One worry hanging over shares of Cheniere Energy (LNG), the first company to get an unrestricted license to export liquified natural gas (LNG) to any country in the world, was what would happen if some of the customers that signed a long-term contract to buy LNG from Cheniere decide that they wanted to break their contracts because of lower prices for natural gas.
Well, now we have one example of exactly what happens–nothing. Which is good news for investors who own Cheniere.
GAIL, India’s largest importer of LNG, told Cheniere that it wanted to renegotiate pricing under a 2011 Sales and Purchase Agreement. Cheniere, looking at the take or pay contract it had with GAIL, declined to renegotiate. And that, for the moment, at least, seems to be that. GAIL is still contractually obligated to buy 3.5 million metic tons of LNG per year for the next 20 year for a fixed fee of $548 million.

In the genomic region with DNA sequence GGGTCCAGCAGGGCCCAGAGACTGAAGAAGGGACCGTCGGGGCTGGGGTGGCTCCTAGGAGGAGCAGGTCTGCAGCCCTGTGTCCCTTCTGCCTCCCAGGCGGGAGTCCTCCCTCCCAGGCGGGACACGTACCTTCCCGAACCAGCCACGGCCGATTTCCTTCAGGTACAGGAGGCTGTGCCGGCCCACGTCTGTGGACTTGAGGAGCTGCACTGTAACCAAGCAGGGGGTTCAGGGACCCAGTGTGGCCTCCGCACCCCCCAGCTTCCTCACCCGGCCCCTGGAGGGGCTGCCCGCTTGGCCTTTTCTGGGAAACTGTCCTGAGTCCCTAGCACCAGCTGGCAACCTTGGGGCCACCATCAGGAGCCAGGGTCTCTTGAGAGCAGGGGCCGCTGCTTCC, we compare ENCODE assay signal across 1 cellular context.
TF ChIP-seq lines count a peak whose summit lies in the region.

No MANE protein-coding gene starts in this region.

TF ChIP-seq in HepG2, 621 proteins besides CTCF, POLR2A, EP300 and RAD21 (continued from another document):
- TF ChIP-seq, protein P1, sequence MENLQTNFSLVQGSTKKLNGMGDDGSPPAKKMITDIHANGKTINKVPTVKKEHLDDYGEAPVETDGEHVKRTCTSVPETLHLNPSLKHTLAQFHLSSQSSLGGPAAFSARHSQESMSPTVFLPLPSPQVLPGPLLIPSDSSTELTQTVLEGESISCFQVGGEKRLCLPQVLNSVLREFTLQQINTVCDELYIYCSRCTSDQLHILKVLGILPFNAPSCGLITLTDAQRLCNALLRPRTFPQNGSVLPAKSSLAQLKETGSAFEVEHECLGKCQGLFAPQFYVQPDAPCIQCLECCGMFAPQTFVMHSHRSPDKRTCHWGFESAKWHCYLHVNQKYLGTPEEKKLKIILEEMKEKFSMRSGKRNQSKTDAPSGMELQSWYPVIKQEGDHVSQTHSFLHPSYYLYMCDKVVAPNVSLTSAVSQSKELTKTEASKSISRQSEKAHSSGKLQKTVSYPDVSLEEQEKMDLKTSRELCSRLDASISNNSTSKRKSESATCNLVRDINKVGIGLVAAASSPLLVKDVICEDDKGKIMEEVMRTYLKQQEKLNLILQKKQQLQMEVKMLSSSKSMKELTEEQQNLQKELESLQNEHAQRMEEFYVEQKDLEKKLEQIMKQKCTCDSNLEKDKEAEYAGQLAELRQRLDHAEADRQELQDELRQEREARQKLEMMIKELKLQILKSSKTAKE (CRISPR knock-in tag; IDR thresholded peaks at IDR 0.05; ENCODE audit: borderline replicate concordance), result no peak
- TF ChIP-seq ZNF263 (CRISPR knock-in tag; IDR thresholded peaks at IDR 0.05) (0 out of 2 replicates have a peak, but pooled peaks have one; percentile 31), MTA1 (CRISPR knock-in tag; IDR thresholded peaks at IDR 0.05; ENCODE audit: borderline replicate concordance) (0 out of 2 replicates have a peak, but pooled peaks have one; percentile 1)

Not exactly an insignificant outcome given that these long-term contracts underpin the debt that Cheniere has used to finance its construction of its two liquefaction plants at Sabine Pass and Corpus Christi.
Shares of Cheniere, a member of my Jubak Picks portfolio, are up 0.98% in the last month, 1.46% in the last three months, and 14.43% for 2017 to date as of the close on July 13.
The price for natural gas has tumbled from $3.267 per million BTUs on January 1 to $2.961 at the close on July 13.